During his first semester as a consultant at George Washington University, Drew Amstutz comforted overseas students struggling with culture shock, reassured freshmen who panicked about bad grades, wrote down some students about underage drinking, and found a referral for another, who believed it was her who slipped a date-rape drug at a party.

If the university hadn't interrupted its RA program this year, it might have been his job to keep the students masked and three feet apart.

An RA should be "an all-rounder," said Amstutz. "You had to be everything for everyone, from advisors to academic advisors" to social director and rule enforcer. "Absolutely no one can meet all of these requirements and be excellent in all of them."

Since the outbreak of Covid-19, the RA job stress have reached a breaking point at locations across the country. The role traditionally associated with free room and board had already grown in responding to crises at any time of the day or night, from sexual assault to mental breakdown. Now, in a deadly pandemic, George Washington decided it was time to pull the plug.

The university announced Thursday that home-living professional workers will take over the first responder role that RAs have done in the past. Instead of the 140 RAs it had last year, George Washington will hire around 200 students for hourly part-time work such as: B. for mediating conflicts between peers, staffing reception areas in dormitories, helping students move in and out, and communicating via e-mails and social media. The university hopes to serve as a role model for other colleges to try to ease the pressure on RAs.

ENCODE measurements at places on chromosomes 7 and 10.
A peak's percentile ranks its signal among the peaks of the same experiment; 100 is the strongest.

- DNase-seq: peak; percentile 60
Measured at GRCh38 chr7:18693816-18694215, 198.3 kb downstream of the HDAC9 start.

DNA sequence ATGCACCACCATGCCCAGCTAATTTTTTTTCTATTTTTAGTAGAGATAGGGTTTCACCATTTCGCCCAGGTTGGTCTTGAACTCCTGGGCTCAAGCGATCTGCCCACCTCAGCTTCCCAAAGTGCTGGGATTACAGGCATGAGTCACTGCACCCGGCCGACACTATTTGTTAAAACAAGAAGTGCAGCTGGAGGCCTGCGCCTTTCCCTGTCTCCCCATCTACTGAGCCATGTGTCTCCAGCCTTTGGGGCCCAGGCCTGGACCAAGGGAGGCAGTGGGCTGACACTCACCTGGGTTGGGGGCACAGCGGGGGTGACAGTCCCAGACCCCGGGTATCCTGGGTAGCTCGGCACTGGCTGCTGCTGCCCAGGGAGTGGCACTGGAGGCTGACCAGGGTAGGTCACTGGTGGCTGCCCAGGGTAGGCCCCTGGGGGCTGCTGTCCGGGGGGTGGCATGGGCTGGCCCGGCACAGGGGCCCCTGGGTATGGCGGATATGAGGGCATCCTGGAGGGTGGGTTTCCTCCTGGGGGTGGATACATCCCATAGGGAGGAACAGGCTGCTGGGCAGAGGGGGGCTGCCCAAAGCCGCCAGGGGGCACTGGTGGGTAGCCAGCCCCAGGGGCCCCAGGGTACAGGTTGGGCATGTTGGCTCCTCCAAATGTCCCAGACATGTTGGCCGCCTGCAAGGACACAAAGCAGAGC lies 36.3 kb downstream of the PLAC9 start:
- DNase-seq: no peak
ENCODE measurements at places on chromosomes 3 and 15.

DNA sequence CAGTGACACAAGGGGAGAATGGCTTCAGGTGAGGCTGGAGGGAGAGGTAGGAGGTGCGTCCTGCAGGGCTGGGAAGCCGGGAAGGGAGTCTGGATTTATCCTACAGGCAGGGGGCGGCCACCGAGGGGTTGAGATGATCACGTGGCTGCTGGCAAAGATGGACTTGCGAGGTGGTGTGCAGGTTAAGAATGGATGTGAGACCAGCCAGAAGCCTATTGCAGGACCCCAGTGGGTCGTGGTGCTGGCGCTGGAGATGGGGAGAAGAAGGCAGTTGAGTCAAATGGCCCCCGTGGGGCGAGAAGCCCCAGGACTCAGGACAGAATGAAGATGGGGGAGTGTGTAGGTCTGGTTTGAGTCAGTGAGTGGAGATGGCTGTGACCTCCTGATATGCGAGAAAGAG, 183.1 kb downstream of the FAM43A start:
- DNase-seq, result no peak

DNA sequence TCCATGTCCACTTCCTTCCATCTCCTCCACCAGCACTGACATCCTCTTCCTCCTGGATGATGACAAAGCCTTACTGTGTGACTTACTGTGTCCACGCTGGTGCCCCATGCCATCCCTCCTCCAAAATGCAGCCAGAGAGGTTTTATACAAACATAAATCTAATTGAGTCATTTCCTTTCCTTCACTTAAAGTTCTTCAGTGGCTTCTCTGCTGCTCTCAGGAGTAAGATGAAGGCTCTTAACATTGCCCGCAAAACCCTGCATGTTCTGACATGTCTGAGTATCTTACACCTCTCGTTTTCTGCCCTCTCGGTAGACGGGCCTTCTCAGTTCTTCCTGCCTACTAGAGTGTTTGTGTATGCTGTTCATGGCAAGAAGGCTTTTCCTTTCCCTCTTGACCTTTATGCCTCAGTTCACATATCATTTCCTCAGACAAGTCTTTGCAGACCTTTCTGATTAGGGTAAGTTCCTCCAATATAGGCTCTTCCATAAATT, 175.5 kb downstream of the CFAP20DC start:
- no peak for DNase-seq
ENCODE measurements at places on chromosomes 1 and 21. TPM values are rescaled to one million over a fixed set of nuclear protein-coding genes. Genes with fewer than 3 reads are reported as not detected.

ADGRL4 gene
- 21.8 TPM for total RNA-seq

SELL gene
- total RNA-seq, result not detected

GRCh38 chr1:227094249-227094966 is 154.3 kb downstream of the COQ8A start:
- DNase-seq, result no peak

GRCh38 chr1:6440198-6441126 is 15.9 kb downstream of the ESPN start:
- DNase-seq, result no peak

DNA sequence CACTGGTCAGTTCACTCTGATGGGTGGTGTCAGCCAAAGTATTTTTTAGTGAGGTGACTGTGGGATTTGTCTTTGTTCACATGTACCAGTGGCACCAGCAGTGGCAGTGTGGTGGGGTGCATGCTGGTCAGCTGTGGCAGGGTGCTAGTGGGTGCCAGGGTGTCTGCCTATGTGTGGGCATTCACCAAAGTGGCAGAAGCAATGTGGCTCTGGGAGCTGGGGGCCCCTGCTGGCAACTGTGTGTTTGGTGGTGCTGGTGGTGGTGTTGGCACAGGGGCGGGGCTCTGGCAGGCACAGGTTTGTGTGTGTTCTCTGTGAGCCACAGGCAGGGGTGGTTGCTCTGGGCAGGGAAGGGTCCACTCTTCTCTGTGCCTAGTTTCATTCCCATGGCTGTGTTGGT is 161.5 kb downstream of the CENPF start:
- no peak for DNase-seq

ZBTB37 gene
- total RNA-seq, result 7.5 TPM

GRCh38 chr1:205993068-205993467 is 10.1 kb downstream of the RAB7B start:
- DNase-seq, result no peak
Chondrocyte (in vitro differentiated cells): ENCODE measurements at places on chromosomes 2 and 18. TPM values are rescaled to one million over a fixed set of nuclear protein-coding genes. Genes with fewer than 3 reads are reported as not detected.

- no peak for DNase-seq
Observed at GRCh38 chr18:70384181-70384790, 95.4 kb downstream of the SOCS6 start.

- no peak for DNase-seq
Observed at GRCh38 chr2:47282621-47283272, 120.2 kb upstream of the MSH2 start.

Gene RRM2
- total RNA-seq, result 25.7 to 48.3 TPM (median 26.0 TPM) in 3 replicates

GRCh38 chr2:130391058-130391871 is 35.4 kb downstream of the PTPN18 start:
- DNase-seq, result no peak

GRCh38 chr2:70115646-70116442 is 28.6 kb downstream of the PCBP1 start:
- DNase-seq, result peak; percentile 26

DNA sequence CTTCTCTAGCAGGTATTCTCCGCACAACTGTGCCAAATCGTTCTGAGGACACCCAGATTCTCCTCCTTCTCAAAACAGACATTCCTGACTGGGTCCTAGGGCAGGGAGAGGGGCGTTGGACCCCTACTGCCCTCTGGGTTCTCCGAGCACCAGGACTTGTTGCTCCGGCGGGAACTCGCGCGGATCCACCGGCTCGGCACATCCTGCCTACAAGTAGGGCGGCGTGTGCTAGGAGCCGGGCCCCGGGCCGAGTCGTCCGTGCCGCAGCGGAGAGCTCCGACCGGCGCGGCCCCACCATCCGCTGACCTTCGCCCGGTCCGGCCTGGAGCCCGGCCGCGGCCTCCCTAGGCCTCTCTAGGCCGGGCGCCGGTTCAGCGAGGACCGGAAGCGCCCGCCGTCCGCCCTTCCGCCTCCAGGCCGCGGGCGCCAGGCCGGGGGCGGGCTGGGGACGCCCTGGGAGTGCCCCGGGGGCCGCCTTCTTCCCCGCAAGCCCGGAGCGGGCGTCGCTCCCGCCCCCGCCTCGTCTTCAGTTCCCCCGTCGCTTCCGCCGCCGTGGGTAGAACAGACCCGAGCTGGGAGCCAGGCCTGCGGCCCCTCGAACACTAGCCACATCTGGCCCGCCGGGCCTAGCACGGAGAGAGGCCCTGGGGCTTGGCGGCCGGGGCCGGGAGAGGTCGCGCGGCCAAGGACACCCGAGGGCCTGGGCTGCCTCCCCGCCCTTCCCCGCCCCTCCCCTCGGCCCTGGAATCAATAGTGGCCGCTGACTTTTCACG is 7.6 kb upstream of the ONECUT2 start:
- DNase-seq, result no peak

"There are a lot of things that students pack and take to college that I don't think 18-19 year olds are willing to take out of the box," said M.L. (Cissy) Petty, vice president of student affairs and dean of students. "Covid was a wake up call."

There are a lot of things that students pack and take to college that I don't think 18-19 year olds are willing to unpack.

Last fall, when only three of the campus's 26 dormitories housed around 500 students, "we had time to think about what had become of this role and what we wanted to change." The university has allocated a dozen paid staff to the six dormitories that opened by spring, an approach it will expand in the fall.

Petty said the decision to remove the overarching role of an RA reflected "a philosophical shift towards a more robust professional staffing model."

Each dormitory has at least one professional who serves as the first point of contact for students. Because of their education, training, and experience, these employees will be better placed to handle parts of the job such as safety compliance and behavioral interventions that many RAs have found challenging and unfulfilled.

Charlotte McLoud-Whitaker, Head of Dormitory Education, lives with her husband in an on-campus dormitory and looks forward to further professional staff.

As the on-demand senior administrator in her building, she helped oversee some of the communications and planning during a turbulent year marked by Covid-19 and racist attacks on the Capitol. When National Guard armed forces and military-style vehicles were stationed right outside campus in the heart of Washington DC, their staff helped communicate with concerned parents and students, letting them know where to get groceries and how to be safe. Relocating staff to dormitories will allow staff to develop closer personal relationships with students and ensure that their needs are met.

Peter Galloway, president of the Association of College and University Housing Officers-International, said he is not aware of any other locations doing what George Washington plans to do, but that he has heard from others looking for ways to overcome some of the responsibilities of resident counselors to take over & # 39; Plates.